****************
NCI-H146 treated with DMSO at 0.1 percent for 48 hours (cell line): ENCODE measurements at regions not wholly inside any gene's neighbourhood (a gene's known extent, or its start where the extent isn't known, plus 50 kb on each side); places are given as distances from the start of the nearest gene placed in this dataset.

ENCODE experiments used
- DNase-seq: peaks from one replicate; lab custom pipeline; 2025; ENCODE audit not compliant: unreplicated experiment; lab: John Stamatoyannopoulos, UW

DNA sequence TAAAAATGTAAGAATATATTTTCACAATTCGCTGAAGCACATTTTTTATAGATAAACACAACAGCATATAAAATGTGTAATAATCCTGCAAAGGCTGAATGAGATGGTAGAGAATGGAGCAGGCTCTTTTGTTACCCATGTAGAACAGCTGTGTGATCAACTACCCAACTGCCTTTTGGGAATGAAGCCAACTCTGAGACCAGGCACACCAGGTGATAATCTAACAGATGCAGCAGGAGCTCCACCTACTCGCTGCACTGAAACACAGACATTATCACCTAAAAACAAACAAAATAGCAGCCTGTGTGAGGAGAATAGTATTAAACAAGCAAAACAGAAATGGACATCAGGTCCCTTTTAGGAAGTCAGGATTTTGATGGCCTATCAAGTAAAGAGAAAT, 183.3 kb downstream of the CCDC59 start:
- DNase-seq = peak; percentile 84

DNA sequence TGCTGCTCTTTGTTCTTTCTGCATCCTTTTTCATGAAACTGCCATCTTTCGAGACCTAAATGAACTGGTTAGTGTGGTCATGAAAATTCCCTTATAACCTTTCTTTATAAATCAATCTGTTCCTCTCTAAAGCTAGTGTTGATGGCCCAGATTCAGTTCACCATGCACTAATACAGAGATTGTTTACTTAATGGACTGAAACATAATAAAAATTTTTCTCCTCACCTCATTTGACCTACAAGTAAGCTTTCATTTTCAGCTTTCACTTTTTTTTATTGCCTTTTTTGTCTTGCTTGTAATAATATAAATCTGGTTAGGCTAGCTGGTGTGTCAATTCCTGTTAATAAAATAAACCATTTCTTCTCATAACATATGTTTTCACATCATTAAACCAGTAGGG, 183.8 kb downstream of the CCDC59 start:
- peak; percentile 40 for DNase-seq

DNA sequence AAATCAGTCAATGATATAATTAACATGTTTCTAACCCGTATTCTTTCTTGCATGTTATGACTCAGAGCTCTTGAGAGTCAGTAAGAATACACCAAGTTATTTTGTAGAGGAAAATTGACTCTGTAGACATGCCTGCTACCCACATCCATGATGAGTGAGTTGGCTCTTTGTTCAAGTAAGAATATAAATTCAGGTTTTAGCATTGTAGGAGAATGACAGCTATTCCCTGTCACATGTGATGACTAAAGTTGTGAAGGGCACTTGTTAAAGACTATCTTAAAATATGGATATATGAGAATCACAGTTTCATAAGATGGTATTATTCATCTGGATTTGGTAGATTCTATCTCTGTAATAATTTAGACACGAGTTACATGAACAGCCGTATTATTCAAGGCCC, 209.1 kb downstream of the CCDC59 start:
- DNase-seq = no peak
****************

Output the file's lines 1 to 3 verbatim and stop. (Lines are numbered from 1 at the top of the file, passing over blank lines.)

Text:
NCI-H146 treated with DMSO at 0.1 percent for 48 hours (cell line): ENCODE measurements at regions not wholly inside any gene's neighbourhood (a gene's known extent, or its start where the extent isn't known, plus 50 kb on each side); places are given as distances from the start of the nearest gene placed in this dataset.

ENCODE experiments used
- DNase-seq: peaks from one replicate; lab custom pipeline; 2025; ENCODE audit not compliant: unreplicated experiment; lab: John Stamatoyannopoulos, UW